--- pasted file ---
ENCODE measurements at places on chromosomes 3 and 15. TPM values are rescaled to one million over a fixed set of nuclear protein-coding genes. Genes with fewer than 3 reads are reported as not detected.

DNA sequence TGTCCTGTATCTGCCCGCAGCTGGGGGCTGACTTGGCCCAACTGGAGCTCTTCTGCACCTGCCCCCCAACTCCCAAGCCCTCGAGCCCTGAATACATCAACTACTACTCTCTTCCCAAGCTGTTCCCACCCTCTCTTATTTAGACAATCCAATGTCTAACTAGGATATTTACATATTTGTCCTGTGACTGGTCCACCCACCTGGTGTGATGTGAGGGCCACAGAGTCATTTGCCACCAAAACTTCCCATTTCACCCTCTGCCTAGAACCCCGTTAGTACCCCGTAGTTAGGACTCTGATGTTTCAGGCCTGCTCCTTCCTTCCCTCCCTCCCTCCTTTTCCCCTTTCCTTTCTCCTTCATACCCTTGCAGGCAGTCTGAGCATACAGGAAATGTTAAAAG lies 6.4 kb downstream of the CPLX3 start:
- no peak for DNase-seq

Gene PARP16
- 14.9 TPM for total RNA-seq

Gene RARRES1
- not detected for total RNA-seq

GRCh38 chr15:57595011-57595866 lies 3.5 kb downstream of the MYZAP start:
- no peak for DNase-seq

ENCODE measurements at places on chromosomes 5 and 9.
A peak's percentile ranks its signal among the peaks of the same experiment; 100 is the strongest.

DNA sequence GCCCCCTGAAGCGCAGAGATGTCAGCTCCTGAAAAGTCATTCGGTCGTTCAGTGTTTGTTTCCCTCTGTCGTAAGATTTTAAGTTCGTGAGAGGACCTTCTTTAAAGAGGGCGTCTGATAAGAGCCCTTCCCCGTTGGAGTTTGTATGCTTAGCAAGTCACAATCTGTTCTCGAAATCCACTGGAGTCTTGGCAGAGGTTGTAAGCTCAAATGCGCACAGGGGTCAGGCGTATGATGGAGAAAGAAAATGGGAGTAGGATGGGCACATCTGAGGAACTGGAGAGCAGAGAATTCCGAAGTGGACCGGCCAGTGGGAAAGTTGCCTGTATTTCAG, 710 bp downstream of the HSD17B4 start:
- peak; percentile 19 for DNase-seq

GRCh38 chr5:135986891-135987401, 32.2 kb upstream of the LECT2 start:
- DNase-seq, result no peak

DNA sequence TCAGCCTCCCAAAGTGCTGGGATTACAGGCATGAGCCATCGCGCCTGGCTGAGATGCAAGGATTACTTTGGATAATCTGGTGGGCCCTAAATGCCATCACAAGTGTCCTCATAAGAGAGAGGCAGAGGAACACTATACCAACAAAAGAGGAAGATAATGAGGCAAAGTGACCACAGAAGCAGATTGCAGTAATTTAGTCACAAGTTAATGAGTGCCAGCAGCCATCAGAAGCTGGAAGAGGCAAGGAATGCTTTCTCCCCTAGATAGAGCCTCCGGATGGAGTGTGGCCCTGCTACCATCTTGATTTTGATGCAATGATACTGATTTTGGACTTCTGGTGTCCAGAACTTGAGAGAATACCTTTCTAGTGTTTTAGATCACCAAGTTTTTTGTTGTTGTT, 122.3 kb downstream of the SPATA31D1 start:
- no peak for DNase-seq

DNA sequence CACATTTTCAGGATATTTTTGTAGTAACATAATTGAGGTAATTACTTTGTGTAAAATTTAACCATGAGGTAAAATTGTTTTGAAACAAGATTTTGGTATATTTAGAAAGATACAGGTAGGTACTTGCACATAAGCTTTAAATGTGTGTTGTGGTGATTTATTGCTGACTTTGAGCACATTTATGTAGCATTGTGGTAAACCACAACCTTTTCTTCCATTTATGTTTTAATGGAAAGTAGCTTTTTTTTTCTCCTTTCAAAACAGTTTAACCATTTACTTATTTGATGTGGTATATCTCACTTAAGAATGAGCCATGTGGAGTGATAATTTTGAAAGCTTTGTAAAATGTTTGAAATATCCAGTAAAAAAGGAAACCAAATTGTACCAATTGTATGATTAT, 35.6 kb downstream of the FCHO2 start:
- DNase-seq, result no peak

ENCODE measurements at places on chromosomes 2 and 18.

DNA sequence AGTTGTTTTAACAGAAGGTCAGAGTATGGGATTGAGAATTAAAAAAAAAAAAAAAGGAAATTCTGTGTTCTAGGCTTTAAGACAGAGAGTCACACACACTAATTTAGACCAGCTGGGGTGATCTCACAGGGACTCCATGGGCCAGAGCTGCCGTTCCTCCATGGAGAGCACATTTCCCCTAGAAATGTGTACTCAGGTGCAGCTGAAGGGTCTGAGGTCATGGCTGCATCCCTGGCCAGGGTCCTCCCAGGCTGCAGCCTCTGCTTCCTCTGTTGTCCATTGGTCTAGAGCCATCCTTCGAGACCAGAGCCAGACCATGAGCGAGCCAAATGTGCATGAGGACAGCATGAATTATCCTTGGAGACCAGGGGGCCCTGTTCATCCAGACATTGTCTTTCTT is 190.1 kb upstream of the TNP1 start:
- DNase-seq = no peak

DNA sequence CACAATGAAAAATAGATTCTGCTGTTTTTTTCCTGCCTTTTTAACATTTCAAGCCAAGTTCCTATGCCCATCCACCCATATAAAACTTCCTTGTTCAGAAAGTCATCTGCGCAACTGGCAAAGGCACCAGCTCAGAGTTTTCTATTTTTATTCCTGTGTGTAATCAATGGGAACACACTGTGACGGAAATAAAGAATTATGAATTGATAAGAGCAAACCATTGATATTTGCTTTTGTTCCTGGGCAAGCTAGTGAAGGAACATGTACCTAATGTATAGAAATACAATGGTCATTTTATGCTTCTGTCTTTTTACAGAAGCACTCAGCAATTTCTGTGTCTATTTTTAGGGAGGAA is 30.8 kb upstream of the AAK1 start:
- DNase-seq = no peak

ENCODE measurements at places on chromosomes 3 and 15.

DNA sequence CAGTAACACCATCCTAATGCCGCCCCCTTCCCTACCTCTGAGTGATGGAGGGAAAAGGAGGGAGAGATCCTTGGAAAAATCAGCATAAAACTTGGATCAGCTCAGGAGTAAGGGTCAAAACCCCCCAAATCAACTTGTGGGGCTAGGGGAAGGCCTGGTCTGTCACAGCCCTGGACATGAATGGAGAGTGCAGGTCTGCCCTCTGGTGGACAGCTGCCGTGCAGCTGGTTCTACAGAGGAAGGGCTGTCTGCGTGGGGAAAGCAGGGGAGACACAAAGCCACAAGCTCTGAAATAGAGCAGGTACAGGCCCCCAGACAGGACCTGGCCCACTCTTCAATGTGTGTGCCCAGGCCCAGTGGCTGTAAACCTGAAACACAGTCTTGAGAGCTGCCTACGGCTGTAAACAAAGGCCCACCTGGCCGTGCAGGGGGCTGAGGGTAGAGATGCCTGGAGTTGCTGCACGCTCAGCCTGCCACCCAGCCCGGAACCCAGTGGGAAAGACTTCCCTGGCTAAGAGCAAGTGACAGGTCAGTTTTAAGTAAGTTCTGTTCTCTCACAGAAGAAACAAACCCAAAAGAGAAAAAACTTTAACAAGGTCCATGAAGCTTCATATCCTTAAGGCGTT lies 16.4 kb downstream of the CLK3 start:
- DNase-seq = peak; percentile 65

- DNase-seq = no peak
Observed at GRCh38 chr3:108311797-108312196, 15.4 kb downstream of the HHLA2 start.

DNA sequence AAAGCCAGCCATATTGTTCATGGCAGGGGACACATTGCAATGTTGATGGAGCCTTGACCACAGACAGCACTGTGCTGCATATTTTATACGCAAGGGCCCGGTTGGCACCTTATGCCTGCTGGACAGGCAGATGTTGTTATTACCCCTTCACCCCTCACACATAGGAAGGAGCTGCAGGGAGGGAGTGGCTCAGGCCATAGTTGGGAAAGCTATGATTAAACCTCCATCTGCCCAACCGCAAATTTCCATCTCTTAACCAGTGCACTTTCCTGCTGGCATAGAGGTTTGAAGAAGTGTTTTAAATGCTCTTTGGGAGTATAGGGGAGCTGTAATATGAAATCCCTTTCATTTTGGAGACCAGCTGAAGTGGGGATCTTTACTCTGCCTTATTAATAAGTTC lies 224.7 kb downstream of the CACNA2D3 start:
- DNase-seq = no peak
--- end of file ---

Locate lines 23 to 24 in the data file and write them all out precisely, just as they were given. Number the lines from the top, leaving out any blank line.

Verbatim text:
DNA sequence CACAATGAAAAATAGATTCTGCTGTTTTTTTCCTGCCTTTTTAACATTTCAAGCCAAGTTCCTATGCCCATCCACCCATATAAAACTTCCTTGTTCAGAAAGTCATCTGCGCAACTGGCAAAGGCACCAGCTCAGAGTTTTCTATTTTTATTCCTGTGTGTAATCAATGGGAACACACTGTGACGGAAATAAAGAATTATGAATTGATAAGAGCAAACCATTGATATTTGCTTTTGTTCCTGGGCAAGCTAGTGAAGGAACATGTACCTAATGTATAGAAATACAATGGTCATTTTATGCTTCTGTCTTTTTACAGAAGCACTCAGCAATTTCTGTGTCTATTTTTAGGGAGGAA is 30.8 kb upstream of the AAK1 start:
- DNase-seq = no peak